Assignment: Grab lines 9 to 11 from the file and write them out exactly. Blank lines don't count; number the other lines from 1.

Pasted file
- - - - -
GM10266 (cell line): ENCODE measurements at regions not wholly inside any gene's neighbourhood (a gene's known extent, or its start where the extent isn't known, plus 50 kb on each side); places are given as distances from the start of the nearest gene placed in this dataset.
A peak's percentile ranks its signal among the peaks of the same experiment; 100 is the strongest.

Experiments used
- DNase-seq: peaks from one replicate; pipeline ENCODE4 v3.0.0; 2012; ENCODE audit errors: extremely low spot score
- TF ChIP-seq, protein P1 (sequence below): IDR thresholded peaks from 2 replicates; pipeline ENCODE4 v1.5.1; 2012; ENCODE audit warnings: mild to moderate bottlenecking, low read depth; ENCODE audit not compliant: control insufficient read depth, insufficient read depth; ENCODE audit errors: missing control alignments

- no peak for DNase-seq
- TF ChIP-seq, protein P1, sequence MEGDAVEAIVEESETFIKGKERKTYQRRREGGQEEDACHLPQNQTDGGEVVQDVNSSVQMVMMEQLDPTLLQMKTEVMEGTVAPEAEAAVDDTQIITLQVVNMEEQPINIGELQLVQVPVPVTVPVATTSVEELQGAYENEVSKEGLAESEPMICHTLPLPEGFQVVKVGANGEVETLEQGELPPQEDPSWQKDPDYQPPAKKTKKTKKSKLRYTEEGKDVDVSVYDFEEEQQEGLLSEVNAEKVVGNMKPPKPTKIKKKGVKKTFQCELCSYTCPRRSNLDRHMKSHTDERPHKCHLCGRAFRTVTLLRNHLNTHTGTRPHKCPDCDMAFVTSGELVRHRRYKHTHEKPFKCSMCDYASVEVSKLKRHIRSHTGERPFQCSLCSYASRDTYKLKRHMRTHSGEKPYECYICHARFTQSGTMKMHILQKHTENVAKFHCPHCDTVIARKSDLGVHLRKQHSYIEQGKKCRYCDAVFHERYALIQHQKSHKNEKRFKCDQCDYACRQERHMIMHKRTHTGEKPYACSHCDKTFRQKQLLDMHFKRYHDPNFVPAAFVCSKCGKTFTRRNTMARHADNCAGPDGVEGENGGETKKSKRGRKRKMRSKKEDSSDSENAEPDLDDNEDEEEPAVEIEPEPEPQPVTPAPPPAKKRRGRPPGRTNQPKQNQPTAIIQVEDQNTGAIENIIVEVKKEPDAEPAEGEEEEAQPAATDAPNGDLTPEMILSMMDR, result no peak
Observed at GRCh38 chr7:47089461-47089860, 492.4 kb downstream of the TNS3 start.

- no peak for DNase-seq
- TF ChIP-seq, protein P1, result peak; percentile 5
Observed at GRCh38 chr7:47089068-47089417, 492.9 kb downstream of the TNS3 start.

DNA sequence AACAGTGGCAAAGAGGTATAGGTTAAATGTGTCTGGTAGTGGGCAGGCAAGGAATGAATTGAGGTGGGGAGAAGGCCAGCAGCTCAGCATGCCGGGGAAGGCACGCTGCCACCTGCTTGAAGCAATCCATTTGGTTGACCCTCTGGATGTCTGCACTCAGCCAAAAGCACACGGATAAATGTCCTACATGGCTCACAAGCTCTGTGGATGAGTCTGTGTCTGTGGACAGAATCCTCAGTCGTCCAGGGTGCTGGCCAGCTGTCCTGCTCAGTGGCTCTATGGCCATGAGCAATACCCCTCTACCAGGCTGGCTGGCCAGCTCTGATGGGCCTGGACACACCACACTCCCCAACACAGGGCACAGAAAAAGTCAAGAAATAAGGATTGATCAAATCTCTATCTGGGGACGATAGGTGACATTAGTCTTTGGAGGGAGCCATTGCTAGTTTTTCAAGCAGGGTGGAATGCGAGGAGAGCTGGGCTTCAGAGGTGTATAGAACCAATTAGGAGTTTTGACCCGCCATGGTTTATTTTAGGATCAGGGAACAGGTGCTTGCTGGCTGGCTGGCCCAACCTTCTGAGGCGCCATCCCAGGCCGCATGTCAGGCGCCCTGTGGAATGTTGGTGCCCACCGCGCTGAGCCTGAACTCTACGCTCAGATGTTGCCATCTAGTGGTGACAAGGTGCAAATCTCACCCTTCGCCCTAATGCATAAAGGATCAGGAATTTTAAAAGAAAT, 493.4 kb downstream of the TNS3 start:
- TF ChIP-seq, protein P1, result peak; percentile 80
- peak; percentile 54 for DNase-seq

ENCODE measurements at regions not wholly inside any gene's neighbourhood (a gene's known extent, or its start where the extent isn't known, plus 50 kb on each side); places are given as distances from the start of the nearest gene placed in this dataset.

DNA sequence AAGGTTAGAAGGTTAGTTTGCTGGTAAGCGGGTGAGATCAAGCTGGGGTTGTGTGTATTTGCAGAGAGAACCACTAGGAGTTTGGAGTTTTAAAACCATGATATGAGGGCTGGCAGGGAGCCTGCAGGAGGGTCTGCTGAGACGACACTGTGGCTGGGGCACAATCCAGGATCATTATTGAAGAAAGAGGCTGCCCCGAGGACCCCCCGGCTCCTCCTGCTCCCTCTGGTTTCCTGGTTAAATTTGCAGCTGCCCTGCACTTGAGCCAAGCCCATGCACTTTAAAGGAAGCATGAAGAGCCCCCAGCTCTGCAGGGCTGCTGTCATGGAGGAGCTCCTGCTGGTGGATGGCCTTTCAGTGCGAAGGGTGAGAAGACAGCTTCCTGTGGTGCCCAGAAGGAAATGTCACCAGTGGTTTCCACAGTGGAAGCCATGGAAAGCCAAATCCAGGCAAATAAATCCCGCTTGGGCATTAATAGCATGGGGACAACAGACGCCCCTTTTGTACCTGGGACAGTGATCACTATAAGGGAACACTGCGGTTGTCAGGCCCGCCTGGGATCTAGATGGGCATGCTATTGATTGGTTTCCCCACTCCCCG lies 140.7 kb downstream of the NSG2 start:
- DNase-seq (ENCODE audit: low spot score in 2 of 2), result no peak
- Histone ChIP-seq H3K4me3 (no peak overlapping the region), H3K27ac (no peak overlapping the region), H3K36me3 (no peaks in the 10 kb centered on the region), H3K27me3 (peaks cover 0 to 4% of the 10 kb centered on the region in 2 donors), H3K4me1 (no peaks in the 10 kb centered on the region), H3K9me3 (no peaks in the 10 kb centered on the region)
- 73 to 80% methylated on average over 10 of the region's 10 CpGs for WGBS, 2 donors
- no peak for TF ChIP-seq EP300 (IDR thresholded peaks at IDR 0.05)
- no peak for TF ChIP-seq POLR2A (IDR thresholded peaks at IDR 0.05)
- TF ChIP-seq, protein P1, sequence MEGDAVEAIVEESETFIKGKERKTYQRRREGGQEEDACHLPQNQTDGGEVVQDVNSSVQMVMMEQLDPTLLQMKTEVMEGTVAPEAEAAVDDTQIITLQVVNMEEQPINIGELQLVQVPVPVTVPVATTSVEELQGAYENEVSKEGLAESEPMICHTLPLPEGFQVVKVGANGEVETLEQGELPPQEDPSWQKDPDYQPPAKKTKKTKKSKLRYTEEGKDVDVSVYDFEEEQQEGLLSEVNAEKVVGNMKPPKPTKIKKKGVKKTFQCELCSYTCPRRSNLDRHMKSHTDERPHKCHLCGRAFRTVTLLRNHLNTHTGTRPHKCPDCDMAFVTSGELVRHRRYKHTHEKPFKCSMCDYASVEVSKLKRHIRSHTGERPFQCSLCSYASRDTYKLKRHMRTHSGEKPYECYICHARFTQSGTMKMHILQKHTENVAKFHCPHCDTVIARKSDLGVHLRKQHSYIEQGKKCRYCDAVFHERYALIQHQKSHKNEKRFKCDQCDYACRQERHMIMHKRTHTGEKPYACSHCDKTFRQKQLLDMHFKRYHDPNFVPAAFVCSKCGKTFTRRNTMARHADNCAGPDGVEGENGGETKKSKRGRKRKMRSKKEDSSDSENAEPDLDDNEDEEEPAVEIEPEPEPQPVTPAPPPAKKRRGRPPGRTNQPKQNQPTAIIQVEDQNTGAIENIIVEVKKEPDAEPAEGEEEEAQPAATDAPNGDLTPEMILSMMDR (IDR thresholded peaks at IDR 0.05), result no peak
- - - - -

- no peak for DNase-seq
- TF ChIP-seq, protein P1, result peak; percentile 5
Observed at GRCh38 chr7:47089068-47089417, 492.9 kb downstream of the TNS3 start.